After obtaining the chord member data, the number of the chord members is calculated by counting bits of "1" contained in the data and placed in a register CKn0 (step 10-2). Then, it is checked in step 10-3 as to whether the member specified in the lower digit of harmonic tone identifier (data) is greater than the number of chord members CKn0. If this is affirmative, the octave number indicated in the upper digit of data (see FIG. 9) is incremented (step 10-5) and the lower digit of data is set to the remainder of CKn0 (step 10-5). Let, for example, the pattern data element read from the pattern memory 8 be a harmonic tone identifier of 34 indicating a tone of the fourth chord member on third octave, and the current chord be a triad (e.g., major chord) having three members. The above operations change the identifier to 41 indicating a tone of the first chord member on fourth octave. In step 10-6, j for counting bit locations of chord member data CC (pitch name) is set to "-1" and C for counting 1's bits of data CC (members) is initialized to "0". Then, the pitch name counter j is incremented (step 10-7) and it is checked whether there is a chord member at the position of pitch name j (step 10-8). When a member is founded, member counter C is incremented (step 10-9). Then check is made as to whether the member count C has reached the chord member number specified in the pattern data element (step 10-10). By looping the steps 10-7 to 10-10, the pitch name j is found which corresponds to the chord member number in the pattern data element. Then, accompaniment data element MED is formed by pitch name j+100 (hexadecimal) x octave number in pattern element (step 10-11).
In this manner, "generate harmonic tone" routine converts a harmonic tone identifier contained in the pattern data to data MED in the form of pitch by using the current chord information.
FIG. 12 shows details of "generate nonharmonic tone" routine 8-8 which is activated when a nonharmonic tone identifier is read from the pattern memory 8. To provide a nonharmonic tone, this routine makes use of key-determined scale data SCALE and production rules representing knowledge of classifying nonharmonic tone. A nonharmonic tone to be added to the accompaniment must satisfy the following condition:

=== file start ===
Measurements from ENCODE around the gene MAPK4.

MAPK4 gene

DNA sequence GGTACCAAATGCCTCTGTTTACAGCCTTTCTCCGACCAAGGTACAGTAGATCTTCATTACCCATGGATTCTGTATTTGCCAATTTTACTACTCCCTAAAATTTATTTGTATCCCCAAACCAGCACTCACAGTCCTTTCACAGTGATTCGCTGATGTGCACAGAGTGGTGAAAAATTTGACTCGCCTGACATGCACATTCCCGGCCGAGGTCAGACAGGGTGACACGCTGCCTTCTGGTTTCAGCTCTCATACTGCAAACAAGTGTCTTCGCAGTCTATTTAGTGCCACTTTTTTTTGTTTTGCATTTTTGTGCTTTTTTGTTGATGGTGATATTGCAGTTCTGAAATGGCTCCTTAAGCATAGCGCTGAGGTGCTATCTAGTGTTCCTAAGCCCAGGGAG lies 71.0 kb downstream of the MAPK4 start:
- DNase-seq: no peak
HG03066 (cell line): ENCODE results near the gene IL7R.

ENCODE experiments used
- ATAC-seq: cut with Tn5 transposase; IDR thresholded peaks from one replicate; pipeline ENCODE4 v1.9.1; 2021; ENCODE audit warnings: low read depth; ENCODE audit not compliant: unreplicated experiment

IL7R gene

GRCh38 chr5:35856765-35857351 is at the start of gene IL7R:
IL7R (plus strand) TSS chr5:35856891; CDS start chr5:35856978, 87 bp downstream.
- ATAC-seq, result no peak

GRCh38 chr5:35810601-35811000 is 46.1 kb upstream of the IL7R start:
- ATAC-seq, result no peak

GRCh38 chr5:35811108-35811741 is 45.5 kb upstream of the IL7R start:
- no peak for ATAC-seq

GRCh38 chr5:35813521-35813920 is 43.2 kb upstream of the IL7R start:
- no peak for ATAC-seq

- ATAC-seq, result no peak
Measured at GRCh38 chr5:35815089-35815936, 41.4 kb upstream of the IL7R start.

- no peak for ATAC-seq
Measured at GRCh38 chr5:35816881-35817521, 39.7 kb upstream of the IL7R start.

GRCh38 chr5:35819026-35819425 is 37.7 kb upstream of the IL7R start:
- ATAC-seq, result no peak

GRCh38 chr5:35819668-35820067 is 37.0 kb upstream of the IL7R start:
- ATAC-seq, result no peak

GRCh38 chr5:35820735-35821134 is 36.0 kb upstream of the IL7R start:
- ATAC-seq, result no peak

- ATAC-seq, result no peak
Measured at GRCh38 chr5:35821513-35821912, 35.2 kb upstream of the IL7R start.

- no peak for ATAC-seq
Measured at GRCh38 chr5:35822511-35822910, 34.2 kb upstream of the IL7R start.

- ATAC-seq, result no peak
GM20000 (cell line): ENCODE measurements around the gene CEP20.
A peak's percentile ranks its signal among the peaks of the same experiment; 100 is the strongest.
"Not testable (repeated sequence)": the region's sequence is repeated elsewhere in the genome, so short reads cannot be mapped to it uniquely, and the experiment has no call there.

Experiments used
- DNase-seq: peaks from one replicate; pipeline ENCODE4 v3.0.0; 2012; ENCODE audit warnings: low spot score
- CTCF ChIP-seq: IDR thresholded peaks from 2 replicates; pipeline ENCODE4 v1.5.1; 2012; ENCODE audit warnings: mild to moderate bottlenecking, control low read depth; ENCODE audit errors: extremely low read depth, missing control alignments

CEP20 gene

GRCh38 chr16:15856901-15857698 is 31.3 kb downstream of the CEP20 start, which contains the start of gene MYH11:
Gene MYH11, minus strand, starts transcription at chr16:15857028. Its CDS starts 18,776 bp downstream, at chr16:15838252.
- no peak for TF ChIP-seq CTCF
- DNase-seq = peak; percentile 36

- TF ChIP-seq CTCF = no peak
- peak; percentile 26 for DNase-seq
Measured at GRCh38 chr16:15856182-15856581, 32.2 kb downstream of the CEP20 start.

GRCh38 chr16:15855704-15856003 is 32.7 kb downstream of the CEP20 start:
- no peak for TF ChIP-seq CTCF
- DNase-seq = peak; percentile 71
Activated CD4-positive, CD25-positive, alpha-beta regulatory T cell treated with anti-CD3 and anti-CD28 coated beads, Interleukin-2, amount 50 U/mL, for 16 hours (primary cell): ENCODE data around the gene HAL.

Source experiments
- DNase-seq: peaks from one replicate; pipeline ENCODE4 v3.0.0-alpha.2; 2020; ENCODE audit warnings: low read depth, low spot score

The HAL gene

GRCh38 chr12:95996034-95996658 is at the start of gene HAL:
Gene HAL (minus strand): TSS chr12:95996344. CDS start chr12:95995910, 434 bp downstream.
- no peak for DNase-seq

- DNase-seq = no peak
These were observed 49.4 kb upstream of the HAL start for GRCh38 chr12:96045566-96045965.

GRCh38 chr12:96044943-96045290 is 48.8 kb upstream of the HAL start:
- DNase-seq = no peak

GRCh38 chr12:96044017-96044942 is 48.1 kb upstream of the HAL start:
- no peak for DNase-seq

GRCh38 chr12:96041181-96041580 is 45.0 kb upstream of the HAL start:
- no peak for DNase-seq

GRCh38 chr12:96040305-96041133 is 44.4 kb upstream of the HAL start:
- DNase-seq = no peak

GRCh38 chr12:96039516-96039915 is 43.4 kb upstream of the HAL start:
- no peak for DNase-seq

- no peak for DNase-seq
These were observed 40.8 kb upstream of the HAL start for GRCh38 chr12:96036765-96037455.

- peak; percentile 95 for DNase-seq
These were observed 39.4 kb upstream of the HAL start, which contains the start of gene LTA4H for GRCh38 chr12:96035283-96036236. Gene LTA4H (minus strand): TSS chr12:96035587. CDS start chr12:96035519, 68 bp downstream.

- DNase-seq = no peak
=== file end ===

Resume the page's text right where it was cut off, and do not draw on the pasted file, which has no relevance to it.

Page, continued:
(a) The tone is within a predetermined range,
(b) the tone is contained in the key-determined scale data, and
(c) the type of the tone (deduced by using the production rule memory 9) matches the type specified by the nonharmonic tone identifier in the accompaniment pattern.
In order to apply the production rules, it is necessary to evaluate the situation of the portion of the accompanimental line already established because the character of a nonharmonic tone depends on the situation of the line. Such evaluation is done by step 12-1 of reading the immediately preceding harmonic tone data, step 12-2 of reading the immediately succeeding harmonic tone data and step 12-7 of computing functions. In step 12-3, the range in which a nonharmonic tone line is determined from the two neighboring harmonic tones. In step 12-4, the production rule data are loaded form the production rule memory 9.
Details of loading the immediately preceding harmonic tone data (step 12-1) are shown in FIG. 13. At first, a pointer P to the address of a nonharmonic tone identifier of interest is placed in a register Pb (step 13-1). Pb is successively decreased until the pattern element at the address Pb indicates a harmonic tone identifier. Then, that element is loaded into a register bef (steps 13-2 to 13-4). The reason for checking in step 13-3 whether * Pb=0 (now is not the time of sounding a tone) is based on the assumption made in the embodiment that the accompaniment pattern has at most one nonharmonic tone between two harmonic tones. Finally, the harmonic tone identifier bef is converted to harmonic tone data in the form of a pitch (step 13-5) in a manner similar to "generate harmonic tone" routine in FIG. 10.
Details of loading the immediately succeeding harmonic tone data are shown in FIG. 14. The process is identical to that shown in FIG. 13 except that pointer Pa is incremented from the current position P.
Details of setting lower and upper limits lo, up of the range in which a nonharmonic tone must be positioned (step 12-3) are shown in FIG. 15. In the present example, the upper limit "up" is given by a pitch higher than the higher one of the two neighboring harmonic tones bef and aft by five semitones while the lower limit "lo" is given by a pitch lower than the lower one of bef and aft by five semitones (steps 15-1 to 15-5).